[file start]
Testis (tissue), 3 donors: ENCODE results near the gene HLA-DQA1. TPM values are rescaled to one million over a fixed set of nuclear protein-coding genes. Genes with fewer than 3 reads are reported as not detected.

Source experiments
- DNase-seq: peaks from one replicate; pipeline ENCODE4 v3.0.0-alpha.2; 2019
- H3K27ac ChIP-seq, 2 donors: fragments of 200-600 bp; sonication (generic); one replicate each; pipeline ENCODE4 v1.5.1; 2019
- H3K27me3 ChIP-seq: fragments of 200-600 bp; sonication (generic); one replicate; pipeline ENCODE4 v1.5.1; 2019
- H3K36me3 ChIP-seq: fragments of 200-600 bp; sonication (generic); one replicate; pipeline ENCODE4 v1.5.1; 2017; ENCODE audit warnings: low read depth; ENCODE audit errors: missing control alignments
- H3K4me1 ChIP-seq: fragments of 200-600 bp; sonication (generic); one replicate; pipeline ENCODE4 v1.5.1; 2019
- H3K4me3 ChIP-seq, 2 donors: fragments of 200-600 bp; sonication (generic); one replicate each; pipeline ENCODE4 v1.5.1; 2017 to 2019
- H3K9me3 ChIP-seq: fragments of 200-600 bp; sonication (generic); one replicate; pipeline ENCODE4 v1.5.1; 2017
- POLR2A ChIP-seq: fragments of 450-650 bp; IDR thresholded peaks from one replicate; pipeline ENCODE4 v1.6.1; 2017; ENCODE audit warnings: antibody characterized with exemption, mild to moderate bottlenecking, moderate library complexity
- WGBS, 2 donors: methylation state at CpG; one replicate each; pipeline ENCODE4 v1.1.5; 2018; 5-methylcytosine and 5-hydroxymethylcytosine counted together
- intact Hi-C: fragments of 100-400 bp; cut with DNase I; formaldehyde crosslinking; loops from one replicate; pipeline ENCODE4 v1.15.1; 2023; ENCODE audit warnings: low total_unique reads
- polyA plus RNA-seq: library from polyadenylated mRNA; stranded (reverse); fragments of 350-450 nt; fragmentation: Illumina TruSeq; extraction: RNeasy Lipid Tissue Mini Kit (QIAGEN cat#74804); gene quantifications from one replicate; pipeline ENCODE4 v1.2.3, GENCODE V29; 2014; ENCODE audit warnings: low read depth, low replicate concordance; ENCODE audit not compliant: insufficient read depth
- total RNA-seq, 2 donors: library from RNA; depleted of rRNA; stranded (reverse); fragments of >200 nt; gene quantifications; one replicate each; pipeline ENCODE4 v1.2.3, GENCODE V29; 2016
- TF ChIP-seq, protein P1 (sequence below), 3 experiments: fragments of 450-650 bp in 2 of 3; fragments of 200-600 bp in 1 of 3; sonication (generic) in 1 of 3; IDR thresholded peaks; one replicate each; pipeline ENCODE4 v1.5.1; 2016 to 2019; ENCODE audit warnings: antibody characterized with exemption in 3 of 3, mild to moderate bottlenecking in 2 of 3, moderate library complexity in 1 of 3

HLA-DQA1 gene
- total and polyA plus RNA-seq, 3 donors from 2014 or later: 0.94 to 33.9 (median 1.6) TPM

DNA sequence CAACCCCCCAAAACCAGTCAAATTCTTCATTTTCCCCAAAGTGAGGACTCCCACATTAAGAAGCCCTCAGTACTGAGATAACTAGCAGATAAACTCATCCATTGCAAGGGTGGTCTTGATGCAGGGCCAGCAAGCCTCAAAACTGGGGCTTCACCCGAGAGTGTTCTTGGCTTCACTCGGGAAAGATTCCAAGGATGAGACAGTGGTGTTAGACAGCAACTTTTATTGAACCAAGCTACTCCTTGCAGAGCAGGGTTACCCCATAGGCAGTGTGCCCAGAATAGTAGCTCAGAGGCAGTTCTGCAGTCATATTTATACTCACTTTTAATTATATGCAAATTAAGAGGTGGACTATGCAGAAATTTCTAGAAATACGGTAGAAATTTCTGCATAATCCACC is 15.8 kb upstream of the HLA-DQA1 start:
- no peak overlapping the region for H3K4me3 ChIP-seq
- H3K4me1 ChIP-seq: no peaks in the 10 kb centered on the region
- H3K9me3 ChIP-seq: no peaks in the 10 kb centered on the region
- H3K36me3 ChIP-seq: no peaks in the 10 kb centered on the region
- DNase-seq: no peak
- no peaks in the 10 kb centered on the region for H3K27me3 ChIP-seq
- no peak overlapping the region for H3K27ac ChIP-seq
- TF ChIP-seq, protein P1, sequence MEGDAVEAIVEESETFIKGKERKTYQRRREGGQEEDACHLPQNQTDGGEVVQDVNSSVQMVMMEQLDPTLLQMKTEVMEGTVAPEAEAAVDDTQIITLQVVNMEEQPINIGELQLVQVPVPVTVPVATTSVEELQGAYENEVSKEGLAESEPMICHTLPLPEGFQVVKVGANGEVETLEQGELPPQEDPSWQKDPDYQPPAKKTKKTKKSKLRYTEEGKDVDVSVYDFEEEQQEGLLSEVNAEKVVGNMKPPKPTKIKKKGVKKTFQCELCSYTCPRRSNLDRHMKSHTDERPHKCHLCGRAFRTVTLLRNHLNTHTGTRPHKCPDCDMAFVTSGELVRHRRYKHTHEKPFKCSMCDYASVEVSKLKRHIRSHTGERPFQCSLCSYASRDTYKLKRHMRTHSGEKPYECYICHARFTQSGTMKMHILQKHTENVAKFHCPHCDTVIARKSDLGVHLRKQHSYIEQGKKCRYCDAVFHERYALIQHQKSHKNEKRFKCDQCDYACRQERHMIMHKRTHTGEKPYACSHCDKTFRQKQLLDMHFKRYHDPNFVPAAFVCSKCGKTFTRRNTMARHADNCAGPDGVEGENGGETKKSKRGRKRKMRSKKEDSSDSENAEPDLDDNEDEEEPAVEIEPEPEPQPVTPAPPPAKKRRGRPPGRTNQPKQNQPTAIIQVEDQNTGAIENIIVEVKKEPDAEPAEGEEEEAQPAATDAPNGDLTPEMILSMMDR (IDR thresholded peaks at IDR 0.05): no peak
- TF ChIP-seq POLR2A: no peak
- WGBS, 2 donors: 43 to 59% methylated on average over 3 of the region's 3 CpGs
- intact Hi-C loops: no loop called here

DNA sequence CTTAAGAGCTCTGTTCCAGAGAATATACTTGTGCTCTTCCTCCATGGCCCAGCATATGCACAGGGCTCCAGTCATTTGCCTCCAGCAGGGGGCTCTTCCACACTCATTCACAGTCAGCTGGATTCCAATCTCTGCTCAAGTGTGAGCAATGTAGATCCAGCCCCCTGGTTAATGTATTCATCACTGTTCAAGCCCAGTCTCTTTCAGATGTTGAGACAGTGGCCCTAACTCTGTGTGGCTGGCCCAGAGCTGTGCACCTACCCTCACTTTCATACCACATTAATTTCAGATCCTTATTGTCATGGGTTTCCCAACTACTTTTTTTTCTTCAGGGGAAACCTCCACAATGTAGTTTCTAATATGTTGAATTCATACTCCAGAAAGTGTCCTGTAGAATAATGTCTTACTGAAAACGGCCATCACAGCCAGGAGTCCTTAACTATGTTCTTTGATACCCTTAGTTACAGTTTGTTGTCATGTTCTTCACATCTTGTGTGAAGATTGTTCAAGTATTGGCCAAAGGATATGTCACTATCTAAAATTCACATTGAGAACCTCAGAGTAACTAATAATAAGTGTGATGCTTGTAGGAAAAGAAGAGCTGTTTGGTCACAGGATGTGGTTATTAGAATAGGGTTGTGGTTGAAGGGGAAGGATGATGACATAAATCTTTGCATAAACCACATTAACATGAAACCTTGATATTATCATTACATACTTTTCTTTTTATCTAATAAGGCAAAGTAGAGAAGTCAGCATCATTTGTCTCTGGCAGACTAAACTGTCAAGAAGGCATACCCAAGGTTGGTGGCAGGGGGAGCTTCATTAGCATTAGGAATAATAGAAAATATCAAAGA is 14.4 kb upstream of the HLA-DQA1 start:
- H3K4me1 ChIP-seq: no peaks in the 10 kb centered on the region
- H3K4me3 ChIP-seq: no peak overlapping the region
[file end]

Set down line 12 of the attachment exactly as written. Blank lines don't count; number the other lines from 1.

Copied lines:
- intact Hi-C: fragments of 100-400 bp; cut with DNase I; formaldehyde crosslinking; loops from one replicate; pipeline ENCODE4 v1.15.1; 2023; ENCODE audit warnings: low total_unique reads